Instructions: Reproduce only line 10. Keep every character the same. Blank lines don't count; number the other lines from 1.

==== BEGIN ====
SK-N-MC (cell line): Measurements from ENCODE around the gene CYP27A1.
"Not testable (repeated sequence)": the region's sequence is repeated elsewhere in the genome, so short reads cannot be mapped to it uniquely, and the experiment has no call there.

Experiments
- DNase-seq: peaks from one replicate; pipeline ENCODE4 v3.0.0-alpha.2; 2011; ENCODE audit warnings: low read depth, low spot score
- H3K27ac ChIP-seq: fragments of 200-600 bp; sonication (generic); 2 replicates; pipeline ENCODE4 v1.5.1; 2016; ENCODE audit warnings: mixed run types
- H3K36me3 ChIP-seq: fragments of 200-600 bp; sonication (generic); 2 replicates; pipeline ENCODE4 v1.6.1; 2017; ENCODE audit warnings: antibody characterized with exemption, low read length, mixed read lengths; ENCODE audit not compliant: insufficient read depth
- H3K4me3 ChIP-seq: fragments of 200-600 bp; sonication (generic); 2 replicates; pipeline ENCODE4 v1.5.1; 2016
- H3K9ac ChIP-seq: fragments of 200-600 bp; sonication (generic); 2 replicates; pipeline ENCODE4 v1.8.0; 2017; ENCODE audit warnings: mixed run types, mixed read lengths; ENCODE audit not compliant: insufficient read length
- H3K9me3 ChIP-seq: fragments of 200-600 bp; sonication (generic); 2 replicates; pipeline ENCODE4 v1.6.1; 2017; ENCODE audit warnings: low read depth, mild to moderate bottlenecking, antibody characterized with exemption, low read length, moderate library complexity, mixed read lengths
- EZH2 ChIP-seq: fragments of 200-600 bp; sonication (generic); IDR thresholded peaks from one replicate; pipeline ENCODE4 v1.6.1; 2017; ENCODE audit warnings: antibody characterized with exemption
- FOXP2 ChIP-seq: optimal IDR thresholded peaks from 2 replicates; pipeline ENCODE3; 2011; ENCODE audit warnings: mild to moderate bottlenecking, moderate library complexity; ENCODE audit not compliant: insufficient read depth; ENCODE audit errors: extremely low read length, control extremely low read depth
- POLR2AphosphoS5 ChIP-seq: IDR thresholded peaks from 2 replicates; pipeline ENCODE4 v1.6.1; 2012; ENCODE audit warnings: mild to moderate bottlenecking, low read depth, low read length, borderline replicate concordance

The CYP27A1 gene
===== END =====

- EZH2 ChIP-seq: fragments of 200-600 bp; sonication (generic); IDR thresholded peaks from one replicate; pipeline ENCODE4 v1.6.1; 2017; ENCODE audit warnings: antibody characterized with exemption